Five reasons to remain cheerful about the private-equity boom

Is the flotation of asset managers such as Fortress and Blackstone a sign that we've reached the top of the market? Unlikely - this is no 'Netscape' moment, says Simon Nixon.

I first wrote in this column about the money to be made from investing in listed hedge funds and private-equity firms in January. Then there were just a handful of these so-called alternative asset managers, all listed in London, and I thought they looked cheap. Businesses such as Bluebay and Ashmore were growing their earnings at 40%-plus per year, yet were valued at about 15 times current year earnings. This looked to me like dotcom growth at old economy prices and so it has proved.

Since then, the share prices of Bluebay and Ashmore have almost doubled and the dotcom analogy has started to take a more alarming turn. The flotation of US asset manager Fortress in February was described as the hedge-fund industry's "Netscape moment", recalling the initial public offering of the internet browser in 1995 that marked the start of the dotcom bubble. Since then, the $30bn Blackstone float in June and the planned listing later this year of KKR, Och Ziff, Citadel and GLG have added to fears of a new dotcom-style frenzy. If the insiders are all looking to cash out, surely it's a sign we've reached the top of the market?

I don't think so. Here are five reasons why I don't think the hedge-fund and private-equity floats mean the boom is coming to an end and may even mean it still has some way to go.

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1. Most firms that have floated have done so for good reason. Blackstone needed to find a way to let its 82-year-old founder to sell out. Bluebay had a private-equity investor that needed an exit. But among London's hedge funds and private-equity firms, I detect little appetite to cash out. Unlike the dotcoms, few need fresh capital and their founders don't need to take money off the table. KKR's founders aren't selling any shares, so they've a lot to lose if the deal fares badly, damaging KKR's reputation.

2. Unlike the dotcoms, companies such as Blackstone and KKR are not seat-of-the-pants start-up operations but established businesses with phenomenal track records. Until recently, many hedge funds were reluctant to float because they didn't think the market would adequately value their growth prospects. Indeed, many of the younger, fast-growing London hedge funds believe that even at current multiples in the mid-teens, that is still the case, particularly in the UK that's one reason why GLG is listing in New York.

3. This confidence in growth is justified. Institutional investors are turning their backs on traditional fund managers, whose tendency to track indices they blame for the dotcom debacle. Pension funds and insurers are instead allocating huge sums to hedge funds and private equity, which promise to deliver absolute returns whatever the state of the markets. This switch has a long way to run. UK institutional investment in alternative assets is still negligible compared to the US, where some forward-thinking investors, such as Harvard's Endowment Fund, allocate up to 30%.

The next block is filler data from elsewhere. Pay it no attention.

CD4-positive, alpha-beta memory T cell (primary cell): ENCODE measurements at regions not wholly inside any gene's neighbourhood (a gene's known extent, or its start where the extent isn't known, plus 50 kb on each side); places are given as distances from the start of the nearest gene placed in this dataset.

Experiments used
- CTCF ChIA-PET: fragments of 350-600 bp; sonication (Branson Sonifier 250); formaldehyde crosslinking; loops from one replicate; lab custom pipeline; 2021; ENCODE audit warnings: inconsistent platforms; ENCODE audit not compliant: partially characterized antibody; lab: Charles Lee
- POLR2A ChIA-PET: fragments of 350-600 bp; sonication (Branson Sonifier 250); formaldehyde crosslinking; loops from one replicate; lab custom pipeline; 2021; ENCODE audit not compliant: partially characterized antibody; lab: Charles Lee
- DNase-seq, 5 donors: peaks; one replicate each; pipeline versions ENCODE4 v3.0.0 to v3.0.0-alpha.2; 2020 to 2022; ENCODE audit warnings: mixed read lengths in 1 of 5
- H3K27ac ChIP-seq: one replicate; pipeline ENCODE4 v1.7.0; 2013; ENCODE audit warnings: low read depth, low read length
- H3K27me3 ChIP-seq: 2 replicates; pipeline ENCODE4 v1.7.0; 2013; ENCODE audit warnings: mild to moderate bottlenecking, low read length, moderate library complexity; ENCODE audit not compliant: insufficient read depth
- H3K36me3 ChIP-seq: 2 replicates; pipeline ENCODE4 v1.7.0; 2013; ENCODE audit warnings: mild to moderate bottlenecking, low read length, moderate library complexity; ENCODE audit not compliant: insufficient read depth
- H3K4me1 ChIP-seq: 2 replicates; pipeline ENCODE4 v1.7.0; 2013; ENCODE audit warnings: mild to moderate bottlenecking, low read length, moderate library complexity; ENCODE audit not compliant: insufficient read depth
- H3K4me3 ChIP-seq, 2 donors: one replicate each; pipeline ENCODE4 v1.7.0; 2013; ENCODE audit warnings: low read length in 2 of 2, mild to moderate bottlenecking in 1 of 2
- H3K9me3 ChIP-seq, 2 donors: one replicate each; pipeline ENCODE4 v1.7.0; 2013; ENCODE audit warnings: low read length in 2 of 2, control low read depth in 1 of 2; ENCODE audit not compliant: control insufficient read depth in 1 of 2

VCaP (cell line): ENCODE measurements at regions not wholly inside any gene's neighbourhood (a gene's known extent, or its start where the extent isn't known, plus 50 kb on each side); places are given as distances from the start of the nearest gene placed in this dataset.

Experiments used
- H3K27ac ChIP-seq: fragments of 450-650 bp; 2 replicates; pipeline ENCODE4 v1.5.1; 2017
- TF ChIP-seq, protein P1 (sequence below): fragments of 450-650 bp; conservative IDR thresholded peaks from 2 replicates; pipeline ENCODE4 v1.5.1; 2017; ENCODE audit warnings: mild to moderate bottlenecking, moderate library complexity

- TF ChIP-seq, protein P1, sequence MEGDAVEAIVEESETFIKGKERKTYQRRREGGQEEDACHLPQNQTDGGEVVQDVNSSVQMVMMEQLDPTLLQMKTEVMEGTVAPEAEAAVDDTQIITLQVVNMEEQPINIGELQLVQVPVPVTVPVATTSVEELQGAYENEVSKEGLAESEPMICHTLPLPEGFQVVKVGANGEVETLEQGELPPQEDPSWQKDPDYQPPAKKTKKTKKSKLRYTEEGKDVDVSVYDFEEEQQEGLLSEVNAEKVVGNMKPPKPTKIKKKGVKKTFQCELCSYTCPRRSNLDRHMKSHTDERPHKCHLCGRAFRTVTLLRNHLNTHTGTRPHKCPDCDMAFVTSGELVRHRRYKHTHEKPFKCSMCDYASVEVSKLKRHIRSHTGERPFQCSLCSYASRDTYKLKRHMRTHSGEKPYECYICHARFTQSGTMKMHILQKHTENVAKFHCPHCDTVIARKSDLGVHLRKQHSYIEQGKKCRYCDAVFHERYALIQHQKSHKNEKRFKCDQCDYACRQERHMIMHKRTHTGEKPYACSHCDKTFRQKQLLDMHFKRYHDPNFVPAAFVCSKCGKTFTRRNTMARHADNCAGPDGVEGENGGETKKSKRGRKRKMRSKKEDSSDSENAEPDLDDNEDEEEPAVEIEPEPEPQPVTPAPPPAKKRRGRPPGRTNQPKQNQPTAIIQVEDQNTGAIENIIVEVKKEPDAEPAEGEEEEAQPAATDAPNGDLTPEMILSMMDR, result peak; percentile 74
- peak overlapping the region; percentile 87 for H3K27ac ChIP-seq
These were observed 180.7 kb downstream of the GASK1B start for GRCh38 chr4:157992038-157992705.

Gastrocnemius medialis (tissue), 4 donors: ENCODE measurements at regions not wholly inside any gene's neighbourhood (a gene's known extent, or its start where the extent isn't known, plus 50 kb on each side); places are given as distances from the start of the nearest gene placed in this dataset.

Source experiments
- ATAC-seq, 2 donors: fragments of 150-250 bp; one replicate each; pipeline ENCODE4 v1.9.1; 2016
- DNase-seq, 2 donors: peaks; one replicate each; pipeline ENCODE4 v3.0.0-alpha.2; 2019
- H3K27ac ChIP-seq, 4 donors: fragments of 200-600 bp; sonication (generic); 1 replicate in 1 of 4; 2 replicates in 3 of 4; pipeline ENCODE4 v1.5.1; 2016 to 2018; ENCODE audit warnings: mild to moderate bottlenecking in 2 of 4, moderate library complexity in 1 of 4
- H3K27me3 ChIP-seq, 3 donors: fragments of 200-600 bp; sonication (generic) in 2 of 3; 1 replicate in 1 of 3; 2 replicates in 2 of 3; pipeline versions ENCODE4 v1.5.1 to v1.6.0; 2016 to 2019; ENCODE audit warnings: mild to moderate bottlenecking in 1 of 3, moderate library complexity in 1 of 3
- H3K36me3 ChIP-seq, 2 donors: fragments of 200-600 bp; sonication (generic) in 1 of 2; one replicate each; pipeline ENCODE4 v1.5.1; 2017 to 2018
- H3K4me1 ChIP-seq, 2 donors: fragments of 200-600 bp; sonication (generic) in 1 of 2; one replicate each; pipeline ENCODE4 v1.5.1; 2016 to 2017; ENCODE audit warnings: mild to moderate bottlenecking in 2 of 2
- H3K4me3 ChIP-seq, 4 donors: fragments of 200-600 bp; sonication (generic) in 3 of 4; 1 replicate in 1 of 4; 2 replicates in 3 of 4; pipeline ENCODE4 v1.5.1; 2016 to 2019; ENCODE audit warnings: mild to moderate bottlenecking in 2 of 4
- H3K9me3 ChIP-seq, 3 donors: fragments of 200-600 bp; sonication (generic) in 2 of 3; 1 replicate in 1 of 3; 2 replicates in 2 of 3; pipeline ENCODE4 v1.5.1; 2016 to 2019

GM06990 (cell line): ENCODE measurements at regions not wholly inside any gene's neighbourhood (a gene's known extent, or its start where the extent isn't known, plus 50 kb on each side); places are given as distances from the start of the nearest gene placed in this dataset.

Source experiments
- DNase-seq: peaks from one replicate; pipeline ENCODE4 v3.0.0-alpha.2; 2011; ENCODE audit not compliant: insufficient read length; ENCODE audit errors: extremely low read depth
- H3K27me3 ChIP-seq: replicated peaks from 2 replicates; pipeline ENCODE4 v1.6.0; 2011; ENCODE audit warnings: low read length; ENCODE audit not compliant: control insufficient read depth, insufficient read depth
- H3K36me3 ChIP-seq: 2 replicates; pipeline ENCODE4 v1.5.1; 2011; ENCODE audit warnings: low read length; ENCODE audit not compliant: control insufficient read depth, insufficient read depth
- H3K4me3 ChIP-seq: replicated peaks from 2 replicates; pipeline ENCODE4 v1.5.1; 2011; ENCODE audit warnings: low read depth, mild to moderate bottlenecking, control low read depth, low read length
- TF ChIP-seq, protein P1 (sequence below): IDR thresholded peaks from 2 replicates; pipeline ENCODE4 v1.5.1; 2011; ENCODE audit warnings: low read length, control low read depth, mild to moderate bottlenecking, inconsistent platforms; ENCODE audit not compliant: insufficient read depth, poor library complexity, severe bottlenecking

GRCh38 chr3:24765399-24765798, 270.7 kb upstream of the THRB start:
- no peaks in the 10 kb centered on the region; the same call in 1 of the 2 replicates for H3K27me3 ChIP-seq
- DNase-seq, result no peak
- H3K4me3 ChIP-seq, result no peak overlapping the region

4. The one area of debate is what multiple to apply to the performance fees that can make up a large part of the total earnings of these businesses. Clearly, a big downturn in the markets would hit private-equity profits on existing deals, but would also make it easier to buy new companies on the cheap. Hedge funds, on the other hand, should thrive in such conditions. And most firms looking to list have a spread of businesses, so if one does badly, another should make up for it.

5. Finally, even if this does turn out to be the top of the market, that does not mean the enthusiasm for hedge funds and private equity is misguided or wrong. It is the nature of all booms that people glimpse the future, but get optimistic about how quickly it will arrive. People lost money in the aftermath of the railway boom, the radio boom and the dotcom boom, but all those technologies went on to fulfil the hopes vested in them. The same will ultimately be true of the financial technologies fuelling the boom today. But I don't expect the boom to end just yet. After all Netscape's initial public offering took place a full five years before the dotcom bubble finally burst.

A doomed housing market?

A despairing piece by Will Hutton in The Observer about the UK housing market has convinced me that if any market has reached the top, it is this one. Hutton argued that the world had now divided into two: those over 35 who owned property and everyone else. Prices had already reached five times income and would reach ten times by 2012, he argued, which meant anybody not already on the ladder is doomed.

This kind of talk is always tempting fate particularly at the end of a week that saw interest rates rise to 5.75% and over-stretched borrowers coming to the end of their two-year deals and seeing 30% jumps in their interest payments. In fact, prices in many parts of the country are already falling. If the doom-mongers are finally proved right and the market falls 30% or more, it will be those of us just over 35 who are mortgaged to the hilt who will be needing Hutton's sympathy, while the under-35s will be laughing all the way to their cut-price homes.

Simon Nixon is executive editor of

Simon Nixon

Simon is the chief leader writer and columnist at The Times and previous to that, he was at The Wall Street Journal for 9 years as the chief European commentator. Simon also wrote for Reuters Breakingviews as the Executive Editor earlier in his career. Simon covers personal finance topics such as property, the economy and other areas for example stockmarkets and funds.